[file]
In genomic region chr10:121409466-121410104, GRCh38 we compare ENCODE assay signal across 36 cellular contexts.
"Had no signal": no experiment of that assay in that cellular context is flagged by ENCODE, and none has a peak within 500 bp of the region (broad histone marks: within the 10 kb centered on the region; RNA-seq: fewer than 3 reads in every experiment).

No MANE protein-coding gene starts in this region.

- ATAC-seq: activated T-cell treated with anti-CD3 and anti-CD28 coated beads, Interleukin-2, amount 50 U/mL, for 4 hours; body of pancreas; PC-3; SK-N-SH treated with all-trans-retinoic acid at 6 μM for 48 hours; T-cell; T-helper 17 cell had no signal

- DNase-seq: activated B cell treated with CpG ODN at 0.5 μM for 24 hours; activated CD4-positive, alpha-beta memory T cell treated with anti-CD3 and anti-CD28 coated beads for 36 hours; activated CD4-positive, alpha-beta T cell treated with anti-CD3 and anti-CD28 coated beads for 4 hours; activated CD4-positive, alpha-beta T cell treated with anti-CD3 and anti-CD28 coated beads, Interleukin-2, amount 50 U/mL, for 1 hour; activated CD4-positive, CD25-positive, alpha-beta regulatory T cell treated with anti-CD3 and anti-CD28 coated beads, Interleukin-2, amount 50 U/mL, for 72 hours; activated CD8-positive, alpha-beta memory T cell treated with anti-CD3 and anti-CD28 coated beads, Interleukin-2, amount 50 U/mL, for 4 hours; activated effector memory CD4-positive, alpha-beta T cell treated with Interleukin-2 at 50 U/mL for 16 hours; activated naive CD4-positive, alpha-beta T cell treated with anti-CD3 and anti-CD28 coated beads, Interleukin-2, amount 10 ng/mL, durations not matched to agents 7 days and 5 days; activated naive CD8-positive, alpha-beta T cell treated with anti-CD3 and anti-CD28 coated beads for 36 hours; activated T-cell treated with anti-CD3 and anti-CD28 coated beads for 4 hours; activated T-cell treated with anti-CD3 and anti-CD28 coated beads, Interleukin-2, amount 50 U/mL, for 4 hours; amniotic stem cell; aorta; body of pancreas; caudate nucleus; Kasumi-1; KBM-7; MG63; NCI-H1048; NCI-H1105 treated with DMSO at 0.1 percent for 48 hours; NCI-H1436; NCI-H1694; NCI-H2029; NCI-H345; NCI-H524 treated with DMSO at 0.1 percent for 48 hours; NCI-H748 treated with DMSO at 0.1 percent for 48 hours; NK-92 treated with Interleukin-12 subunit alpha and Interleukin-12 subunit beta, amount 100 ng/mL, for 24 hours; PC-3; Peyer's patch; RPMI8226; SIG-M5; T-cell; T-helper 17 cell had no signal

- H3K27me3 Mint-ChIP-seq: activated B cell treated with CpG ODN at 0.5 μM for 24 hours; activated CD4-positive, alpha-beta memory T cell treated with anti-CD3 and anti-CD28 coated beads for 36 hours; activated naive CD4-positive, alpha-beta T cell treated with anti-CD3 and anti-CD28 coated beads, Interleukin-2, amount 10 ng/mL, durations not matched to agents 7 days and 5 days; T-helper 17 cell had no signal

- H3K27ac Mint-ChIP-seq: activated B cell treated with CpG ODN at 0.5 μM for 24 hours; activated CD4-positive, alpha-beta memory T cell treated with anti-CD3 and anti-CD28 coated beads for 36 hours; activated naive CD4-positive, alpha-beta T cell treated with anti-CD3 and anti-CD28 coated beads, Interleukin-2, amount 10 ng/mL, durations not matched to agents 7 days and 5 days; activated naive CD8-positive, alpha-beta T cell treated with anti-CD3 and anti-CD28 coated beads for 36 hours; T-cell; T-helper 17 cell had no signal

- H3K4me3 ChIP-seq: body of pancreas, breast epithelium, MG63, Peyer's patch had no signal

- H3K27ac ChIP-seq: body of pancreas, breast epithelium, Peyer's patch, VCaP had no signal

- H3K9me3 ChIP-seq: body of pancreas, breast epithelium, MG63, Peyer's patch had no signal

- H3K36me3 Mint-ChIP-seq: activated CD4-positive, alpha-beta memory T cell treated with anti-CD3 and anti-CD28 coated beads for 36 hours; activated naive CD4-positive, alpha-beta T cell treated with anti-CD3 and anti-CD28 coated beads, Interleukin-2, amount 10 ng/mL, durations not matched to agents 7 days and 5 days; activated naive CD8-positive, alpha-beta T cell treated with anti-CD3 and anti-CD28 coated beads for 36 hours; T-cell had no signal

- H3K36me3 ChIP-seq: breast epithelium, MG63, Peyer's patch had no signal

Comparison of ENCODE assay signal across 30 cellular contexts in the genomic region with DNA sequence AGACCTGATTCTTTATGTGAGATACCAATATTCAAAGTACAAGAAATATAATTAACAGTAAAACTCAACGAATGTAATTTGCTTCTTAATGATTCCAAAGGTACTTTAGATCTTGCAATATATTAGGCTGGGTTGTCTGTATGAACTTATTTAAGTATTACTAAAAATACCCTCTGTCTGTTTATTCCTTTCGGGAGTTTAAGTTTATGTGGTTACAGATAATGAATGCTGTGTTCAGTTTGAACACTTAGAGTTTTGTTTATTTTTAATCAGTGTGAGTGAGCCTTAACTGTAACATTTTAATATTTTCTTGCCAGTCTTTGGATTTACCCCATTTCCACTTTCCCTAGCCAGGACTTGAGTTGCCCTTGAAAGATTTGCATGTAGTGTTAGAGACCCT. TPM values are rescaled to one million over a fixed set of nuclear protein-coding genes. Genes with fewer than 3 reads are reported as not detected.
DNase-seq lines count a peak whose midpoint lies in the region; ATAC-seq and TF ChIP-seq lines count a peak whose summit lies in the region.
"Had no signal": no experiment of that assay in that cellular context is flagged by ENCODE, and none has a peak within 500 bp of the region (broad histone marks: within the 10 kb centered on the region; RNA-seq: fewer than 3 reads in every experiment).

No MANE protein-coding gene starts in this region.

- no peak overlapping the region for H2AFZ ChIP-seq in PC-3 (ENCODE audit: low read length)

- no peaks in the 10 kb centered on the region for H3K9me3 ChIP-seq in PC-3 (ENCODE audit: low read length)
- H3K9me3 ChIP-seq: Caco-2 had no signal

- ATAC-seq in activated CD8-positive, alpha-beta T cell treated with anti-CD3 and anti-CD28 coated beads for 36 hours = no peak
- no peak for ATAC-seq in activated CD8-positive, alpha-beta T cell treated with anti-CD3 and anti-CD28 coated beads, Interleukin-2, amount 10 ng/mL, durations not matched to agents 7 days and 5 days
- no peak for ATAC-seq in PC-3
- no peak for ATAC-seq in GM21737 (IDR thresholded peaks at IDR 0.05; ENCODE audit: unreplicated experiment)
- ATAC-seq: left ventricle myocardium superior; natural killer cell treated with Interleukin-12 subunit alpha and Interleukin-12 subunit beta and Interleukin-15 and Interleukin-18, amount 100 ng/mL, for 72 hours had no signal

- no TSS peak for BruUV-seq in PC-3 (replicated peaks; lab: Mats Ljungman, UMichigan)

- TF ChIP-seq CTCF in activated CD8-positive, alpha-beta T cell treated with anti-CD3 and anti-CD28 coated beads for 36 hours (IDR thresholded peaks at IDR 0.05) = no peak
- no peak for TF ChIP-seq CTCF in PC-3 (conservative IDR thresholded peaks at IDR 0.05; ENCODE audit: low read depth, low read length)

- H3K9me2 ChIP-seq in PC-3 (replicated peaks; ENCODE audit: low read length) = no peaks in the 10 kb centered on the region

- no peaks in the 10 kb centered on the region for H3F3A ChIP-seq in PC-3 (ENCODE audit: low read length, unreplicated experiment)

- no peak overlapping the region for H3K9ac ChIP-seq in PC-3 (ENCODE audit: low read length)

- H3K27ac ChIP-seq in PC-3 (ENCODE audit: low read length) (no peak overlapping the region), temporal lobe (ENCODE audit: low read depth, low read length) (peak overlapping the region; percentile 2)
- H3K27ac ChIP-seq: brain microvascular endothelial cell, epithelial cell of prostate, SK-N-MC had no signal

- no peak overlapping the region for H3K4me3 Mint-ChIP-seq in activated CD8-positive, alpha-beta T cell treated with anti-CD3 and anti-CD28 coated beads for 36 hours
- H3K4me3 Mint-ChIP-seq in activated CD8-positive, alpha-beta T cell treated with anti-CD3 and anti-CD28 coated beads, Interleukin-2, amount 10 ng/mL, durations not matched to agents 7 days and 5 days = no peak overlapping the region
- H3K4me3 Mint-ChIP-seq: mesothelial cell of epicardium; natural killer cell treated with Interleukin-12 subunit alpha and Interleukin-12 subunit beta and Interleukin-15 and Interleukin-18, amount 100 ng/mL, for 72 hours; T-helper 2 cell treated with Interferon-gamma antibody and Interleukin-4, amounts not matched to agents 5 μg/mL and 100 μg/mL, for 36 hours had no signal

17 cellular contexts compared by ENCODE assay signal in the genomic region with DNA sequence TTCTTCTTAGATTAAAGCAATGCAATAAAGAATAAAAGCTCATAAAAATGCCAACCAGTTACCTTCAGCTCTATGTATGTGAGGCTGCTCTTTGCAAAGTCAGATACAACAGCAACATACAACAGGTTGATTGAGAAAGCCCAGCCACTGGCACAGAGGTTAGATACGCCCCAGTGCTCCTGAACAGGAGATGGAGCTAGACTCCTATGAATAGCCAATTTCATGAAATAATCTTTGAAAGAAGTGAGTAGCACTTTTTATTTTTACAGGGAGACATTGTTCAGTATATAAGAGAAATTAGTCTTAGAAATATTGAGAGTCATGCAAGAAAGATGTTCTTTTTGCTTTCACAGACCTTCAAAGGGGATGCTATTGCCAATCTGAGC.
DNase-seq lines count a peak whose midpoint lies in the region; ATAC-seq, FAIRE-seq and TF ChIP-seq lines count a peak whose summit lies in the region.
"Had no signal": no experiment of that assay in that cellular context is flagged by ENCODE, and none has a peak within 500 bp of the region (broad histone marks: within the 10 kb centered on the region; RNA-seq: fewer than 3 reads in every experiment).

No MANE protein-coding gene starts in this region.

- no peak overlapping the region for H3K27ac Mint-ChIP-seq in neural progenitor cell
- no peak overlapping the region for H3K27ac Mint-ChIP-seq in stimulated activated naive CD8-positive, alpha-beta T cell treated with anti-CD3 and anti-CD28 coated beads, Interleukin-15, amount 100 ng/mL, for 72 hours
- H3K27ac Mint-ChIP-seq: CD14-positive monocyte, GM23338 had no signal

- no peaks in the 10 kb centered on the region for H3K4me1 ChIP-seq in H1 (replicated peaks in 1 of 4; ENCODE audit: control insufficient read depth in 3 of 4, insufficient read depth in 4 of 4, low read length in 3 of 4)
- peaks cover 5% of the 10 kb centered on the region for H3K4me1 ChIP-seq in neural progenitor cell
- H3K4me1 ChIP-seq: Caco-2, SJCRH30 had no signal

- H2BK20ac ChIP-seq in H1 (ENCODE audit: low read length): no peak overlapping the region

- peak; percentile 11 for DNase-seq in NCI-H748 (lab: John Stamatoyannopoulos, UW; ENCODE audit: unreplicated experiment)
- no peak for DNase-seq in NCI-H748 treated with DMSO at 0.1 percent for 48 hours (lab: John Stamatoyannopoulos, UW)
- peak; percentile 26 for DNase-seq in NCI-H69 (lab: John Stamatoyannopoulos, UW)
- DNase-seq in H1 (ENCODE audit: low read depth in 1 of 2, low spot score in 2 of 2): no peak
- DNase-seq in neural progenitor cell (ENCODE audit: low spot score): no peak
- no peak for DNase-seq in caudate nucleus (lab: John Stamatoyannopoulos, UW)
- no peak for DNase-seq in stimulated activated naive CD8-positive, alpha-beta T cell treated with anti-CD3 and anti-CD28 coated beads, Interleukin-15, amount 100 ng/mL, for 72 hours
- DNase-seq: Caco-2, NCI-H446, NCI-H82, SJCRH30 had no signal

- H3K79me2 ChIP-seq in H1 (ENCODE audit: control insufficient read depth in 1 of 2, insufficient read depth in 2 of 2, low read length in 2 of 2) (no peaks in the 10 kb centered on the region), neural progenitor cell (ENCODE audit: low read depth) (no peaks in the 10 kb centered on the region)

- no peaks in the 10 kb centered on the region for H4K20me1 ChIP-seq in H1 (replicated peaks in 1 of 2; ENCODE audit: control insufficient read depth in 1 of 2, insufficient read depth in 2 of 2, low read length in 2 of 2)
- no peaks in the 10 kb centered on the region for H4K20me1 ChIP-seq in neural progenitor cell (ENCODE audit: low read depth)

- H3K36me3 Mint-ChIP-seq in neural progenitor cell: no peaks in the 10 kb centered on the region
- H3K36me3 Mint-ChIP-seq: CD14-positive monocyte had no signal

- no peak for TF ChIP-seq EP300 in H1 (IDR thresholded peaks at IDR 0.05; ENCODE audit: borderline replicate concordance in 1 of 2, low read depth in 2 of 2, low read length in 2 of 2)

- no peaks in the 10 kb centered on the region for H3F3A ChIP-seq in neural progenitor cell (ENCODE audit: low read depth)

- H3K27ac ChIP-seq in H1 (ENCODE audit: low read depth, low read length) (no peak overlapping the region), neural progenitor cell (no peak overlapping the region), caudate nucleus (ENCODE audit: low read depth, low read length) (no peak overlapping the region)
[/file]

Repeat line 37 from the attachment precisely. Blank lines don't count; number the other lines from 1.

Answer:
DNase-seq lines count a peak whose midpoint lies in the region; ATAC-seq, FAIRE-seq and TF ChIP-seq lines count a peak whose summit lies in the region.